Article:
The global investment banking industry is worth a few hundred billion dollars annually, as are both the audit and legal professions. And since the last decade or so, increased regulation has forced banks to devote around 10% of their salary costs to employing an army of compliance controllers to ensure that their transactions and processes meet the standards required by the law. And the stakes are high. Rogue traders, breaches of confidentiality, and reckless financial positions can expose financial institutions to fines, cripplingly negative publicity, and even prison sentences, not to mention huge financial losses. These stakes are what make banks the earliest adopters of many technological innovations.
A couple of weeks ago a friend of mine asked me about my opinion on IOTA, it's usability and future prospects. I would like to share my thoughts about IOTA on Seekingalpha, I am always open for feedback and willing to discuss about the things I say in my article. To understand the benefits of IOTAs "tangle" against the blockchain, we have to get some facts about the blockchain, as an example we will use Bitcoins blockchain and its classical proof-of-work system. In the Bitcoin-Blockchain we can and now have to distinguish between miners and issuer of transactions. These are roughly the steps a transaction on the bitcoin network has to go through to be part of the blockchain and therefore accepted, but even after these steps it is recommended (or was since the 6-block-rule is from the very beginning) to wait until 6 block are added to the block where the transaction has been issued.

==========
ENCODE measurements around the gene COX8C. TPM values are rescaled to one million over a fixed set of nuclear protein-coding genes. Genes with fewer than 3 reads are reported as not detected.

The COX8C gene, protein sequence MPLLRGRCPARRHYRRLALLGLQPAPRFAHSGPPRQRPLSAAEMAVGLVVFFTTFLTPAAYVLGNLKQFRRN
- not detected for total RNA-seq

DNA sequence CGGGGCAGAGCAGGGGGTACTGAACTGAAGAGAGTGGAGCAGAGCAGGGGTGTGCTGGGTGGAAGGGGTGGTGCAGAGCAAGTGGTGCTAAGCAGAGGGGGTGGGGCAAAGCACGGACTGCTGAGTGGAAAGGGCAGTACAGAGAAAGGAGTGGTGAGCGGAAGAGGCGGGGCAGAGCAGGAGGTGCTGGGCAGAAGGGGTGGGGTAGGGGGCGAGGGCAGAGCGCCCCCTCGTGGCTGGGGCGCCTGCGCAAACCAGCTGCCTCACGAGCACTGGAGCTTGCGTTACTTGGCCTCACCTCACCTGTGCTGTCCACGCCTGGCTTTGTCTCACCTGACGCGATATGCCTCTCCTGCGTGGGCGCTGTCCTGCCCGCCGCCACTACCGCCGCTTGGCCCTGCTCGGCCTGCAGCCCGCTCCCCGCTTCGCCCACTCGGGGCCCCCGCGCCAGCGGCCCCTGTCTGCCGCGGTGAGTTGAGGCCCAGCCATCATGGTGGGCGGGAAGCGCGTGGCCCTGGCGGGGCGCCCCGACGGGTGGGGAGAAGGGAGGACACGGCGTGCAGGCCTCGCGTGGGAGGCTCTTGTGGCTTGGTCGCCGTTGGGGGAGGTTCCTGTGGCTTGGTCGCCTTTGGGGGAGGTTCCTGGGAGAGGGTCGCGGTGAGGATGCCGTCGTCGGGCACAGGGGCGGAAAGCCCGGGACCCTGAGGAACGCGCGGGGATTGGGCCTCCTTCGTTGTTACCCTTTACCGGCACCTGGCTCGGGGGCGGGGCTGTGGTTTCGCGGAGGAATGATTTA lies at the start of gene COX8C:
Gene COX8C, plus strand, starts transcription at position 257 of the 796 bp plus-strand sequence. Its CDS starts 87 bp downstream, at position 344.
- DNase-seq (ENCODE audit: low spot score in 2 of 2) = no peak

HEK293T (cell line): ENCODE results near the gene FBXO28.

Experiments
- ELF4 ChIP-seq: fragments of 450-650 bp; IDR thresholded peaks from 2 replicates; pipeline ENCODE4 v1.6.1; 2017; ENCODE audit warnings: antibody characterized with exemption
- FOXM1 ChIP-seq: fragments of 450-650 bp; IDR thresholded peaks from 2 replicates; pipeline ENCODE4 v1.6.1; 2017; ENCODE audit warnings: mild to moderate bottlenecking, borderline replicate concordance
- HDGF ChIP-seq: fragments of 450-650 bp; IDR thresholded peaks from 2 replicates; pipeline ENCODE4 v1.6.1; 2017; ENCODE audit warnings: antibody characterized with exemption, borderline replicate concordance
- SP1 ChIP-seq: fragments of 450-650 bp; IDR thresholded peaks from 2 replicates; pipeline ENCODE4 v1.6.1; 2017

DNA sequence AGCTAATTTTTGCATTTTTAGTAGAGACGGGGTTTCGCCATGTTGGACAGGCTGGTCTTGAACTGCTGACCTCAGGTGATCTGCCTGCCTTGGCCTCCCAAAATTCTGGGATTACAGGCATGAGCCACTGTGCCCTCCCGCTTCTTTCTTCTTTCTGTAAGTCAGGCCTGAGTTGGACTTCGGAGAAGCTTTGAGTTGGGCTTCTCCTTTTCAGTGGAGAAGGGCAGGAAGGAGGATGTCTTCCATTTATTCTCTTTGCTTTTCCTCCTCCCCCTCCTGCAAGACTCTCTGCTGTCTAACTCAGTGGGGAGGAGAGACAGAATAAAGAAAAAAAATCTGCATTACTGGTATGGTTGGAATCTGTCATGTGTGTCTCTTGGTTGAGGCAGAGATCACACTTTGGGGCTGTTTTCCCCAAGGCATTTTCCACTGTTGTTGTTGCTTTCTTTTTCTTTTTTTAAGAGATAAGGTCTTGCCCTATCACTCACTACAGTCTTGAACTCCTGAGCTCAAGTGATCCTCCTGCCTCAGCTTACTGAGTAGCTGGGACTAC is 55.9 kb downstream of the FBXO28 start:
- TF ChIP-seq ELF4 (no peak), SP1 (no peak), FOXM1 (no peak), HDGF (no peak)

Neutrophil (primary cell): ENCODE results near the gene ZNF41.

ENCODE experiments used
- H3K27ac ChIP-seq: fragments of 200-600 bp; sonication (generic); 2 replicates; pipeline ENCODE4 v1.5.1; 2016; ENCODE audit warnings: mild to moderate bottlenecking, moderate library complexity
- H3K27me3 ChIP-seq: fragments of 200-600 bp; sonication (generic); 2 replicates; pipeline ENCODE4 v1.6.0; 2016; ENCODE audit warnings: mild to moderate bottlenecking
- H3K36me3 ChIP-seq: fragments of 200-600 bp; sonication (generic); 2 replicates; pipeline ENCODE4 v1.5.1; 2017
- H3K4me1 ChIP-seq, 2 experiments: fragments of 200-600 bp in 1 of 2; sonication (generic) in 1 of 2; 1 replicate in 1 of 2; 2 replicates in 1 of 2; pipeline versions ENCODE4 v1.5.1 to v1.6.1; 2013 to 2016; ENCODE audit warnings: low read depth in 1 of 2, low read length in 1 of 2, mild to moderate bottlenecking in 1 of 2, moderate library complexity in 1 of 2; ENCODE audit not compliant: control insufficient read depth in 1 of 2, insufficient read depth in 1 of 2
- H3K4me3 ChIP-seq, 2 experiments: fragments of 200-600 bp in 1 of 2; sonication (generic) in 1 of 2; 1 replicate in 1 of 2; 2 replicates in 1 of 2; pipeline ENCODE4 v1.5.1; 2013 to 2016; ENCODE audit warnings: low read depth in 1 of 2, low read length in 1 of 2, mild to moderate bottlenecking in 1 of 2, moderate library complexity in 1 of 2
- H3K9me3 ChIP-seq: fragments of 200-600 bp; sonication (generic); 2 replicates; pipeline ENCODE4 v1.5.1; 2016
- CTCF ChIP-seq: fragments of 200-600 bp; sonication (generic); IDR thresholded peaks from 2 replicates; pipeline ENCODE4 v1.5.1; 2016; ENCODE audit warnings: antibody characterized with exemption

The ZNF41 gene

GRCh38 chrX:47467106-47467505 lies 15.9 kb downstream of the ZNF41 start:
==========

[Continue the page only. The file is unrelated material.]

There's only one constant in business – and that's that things change. And that change has been accelerating in recent years. Businesses have had to adjust to new ways of doing things, most of them related to the digital transformation that business, and the world, has experienced in recent years. From artificial intelligence (AI), to blockchain and the Internet of Things (IoT), new digital technologies are having a major impact on business – and that impact will only grow in 2018. And companies can't afford to ignore the trend.
This was the case with the advent of ERP (allowing greater oversight of a company's finances), Big Data (most notably in the context of risk management), and recently Blockchain tech (enabling a raft of new online financial transactions hitherto impossible). The burgeoning potential of Artificial Intelligence (AI) looks set to continue this trend. The reason for this is that the nature of finance is quantitative, and advances in computing readily lend themselves to number crunching and data analysis, more so than in other business domains. As such, any time there is a leap in the capabilities of what computers can handle, the practical use-cases in finance are never far behind this expanding frontier. Raw data is the fundamental resource of both finance and computer science – while the more eye-catching applications in AI (like autonomous military agents) are a long way from being practical, AI applications in finance will have a substantial impact in the next 1-3 years.